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January 07, 1928 - Image 4

Resource type:
The Michigan Daily, 1928-01-07

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(14Pjt and rendered quite ineffective. Noth-
ing could be done. The men died.
It has been brought out since that
Published every morning except MondayI
during the University year by the Board in as early as 1911 Germany had equip-
Control ofSladernt Publications. ment which would speedily salvage a
Member o Western Conference Editorial submarine in such a condition. In
Association. later years other countries followed
The Associated Press is exclusively en- suit. Statements from naval head-
ttiled to.Ahe-.use for republication of all news quarters declare that even such equip-
dispatches credited to it or not otherwise ment would not raise the S-4. But'
credited in this paper and the local news pub-sb
lished herein. since 1911 there have been innumer-
able refinements in business, industry,I
Entered, atsthepostoffice at .n Arbor, and common living facilities.
Michigan, as second class matter. Special rate
of postage granted by Third Assistant Post- Still it is rather incongruous that
ser iptnal.by carrier, $4,oo; by mail, while salvaging equipment is possible
$4.50. , yfor certain size craft, it is not avail-
nard Street, able for others, especially when there
Phones: Editorial, 4925; Business 21214. are such others in use.

News that British students from
Oxford and Cambridge have been "SEVENTH HEAVEN"
staging riots of the old time Michigan
variety has created great excitement In certain respects "Seventh
among leading educators of Ann Ar- Heaven" is one of the most perfect
bor. shows which Mimes has attempted
* * * this season. It is a rather. peculiar
The possibility that there may be combination of melodrama, tragi-com-
some connection between the British edy, and drama. This mixture could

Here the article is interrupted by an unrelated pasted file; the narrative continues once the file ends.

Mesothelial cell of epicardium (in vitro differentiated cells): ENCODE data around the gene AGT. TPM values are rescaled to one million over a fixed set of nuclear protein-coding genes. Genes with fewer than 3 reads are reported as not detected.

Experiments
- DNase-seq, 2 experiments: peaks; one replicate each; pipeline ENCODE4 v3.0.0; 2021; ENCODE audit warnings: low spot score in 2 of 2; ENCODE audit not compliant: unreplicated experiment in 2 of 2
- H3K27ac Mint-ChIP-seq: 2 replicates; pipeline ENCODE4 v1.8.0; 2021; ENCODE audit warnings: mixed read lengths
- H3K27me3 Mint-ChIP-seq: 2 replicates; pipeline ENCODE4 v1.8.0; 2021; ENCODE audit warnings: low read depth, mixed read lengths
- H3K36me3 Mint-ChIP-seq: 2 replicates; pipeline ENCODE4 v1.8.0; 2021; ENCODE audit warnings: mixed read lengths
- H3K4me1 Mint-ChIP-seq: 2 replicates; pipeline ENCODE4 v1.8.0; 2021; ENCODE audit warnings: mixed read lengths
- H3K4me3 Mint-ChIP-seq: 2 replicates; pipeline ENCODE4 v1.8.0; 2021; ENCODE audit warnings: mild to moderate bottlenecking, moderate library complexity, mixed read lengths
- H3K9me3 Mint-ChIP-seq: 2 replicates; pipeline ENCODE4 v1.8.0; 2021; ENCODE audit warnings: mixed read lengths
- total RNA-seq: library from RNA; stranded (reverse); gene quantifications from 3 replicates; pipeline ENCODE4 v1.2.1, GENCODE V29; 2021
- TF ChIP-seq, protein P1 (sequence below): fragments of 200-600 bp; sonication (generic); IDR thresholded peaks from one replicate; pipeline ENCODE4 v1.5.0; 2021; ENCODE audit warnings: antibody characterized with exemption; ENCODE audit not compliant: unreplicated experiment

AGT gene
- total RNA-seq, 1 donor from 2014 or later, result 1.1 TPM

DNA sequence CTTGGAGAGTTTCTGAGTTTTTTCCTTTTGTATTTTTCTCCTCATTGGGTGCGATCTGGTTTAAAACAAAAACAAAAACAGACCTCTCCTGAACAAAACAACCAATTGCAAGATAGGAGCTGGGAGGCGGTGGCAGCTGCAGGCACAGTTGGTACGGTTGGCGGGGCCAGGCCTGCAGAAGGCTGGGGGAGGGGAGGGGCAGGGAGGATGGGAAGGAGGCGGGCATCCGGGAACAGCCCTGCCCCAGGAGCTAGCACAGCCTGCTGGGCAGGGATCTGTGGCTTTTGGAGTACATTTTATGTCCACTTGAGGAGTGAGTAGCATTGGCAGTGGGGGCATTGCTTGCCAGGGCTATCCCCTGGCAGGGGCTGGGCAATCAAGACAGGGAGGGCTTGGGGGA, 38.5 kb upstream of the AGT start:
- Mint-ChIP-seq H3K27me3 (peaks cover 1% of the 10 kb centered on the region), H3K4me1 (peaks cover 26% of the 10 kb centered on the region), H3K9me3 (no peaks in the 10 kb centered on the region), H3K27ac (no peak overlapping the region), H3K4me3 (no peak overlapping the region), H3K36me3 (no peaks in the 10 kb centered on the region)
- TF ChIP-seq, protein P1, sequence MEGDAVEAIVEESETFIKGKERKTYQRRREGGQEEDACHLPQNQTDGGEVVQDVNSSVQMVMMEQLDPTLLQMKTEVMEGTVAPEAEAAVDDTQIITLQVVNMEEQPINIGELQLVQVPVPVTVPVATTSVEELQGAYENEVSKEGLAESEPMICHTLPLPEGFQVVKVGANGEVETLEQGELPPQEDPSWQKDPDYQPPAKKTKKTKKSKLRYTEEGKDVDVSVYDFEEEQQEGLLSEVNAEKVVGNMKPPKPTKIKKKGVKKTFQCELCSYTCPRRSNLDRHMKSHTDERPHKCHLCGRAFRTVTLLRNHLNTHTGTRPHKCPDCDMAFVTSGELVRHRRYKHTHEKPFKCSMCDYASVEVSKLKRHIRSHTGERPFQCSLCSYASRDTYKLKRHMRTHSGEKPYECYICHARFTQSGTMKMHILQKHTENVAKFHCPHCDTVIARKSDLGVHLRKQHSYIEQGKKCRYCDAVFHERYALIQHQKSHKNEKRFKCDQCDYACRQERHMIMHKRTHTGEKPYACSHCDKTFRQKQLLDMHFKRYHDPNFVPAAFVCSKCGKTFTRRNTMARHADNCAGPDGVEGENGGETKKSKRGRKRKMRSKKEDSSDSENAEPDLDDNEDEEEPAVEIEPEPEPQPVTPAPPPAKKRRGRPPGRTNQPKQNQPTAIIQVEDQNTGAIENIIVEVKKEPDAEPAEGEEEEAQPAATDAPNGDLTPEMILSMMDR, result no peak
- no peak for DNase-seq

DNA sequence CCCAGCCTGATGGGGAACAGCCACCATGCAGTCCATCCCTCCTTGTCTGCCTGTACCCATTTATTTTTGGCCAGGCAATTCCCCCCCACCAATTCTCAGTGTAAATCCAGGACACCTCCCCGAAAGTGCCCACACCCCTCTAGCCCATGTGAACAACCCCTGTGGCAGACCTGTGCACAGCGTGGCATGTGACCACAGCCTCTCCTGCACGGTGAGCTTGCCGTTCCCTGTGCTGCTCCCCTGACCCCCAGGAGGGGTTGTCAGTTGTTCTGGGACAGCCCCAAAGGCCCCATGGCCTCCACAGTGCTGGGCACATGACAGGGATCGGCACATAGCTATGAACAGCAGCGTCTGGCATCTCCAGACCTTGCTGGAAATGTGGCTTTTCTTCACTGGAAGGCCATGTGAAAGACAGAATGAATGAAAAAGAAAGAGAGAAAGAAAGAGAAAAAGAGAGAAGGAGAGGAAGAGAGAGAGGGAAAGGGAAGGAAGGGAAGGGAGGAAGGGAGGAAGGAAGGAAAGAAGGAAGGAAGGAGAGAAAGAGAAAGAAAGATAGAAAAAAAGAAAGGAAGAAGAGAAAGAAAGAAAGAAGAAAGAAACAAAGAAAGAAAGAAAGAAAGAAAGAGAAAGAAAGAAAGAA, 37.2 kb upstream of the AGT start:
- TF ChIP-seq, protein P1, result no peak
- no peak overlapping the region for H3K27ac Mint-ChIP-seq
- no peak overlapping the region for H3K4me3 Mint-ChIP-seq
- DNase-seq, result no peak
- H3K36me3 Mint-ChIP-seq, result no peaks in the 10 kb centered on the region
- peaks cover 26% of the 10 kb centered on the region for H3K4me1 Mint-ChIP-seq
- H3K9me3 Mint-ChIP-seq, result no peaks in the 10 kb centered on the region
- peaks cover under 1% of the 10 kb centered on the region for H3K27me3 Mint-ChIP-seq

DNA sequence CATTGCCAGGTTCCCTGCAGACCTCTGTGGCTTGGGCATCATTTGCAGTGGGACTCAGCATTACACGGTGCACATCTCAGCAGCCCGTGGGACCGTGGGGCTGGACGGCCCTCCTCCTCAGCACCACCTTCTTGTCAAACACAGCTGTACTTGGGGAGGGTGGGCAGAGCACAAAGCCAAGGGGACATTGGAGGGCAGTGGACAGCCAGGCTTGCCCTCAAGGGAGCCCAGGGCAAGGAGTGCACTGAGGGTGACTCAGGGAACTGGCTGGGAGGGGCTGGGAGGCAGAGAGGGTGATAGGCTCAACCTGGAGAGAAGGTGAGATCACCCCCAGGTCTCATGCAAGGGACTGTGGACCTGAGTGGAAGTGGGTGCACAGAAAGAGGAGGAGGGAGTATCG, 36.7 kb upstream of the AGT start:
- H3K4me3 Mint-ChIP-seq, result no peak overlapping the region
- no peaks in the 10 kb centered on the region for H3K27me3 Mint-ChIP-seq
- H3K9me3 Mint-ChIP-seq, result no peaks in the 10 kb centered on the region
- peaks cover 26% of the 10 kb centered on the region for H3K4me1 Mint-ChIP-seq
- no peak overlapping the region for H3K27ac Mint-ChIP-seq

riots and the disturbances incident to
the opening of the new Michigan thea- lead to but one thing, and that is an
ter is the leading topic of discussion. almost unbelievable amount of hokum.
In other words, it is the work of a
master craftsman-one who knows the

' _


Telephone 4925
Editor......................Ellis B. Merry
Editor Michigan Weekly.. Charles E. Behyer
Staff Editor...............Philp C. Brooks
City Edior............. Coutland C. Smith
Wpmen's Editor...........Marian L. Welles
Sports Editor...........HerbertCE. Vedder
Theater, Books and Music.Vincent C. Wall, Jr.
Telegraph Editor...........Ross W. Ross
Assistant City Fditor.....Richard C. Kurvink
* Night Editors
Robert :K. Finch G. Thomas McKean
J Stewart ooker Kenneth G. Patrick}
Paul J. kIern Nelson J. Smith, Jr.
Milton Kirshbaum
Esther 4pnderson Marion McDonald
Margaret' Arthur Richard H. Milroy
Emmons A. Bonfield Charles S. Monroe
Jean Campbell- Catherine Price
Jessie Cthu I Harold L. Passman
Clarenc Nj;dlson Morris W. Quinn
Margaret gross Rita Rosenthal
Valborg Imasid Pierce Rosenberg
Marjorie liollrer FIdward J. Ryan
James B. Freeman D avd Schsever
Robert j -:Gessner Eleanor Scribner
Elaine E. Gruber Corinne Schwarz
Alice Ifgelshaw Robert G. Silbar
Joseph IE. IHowell Howard F . Siron
J. Walli&-e Iusen Rowena Stillman
Charles V. kaufm an Sylvia Stone
WilliamF& Kerby George Tilley
Lawrence .R .Klein Edward L. Warner. Jr.
Donald J. Kline Benjamin S. Washer
Sally Knbox Leo 1. Yoedicke
lack L.: Tait. Jr Joseph Zwerdling
John H, Mloney
Telephone 21214
Assistan Mnager.... George H. Annable Jr.,
Advertising....Pichard A. Meyer
Advertisingl.............Arthur M. Hinkley
Advertising.............Edwrd L. Hulse
Advertis pg. .......John W. Ruswinckel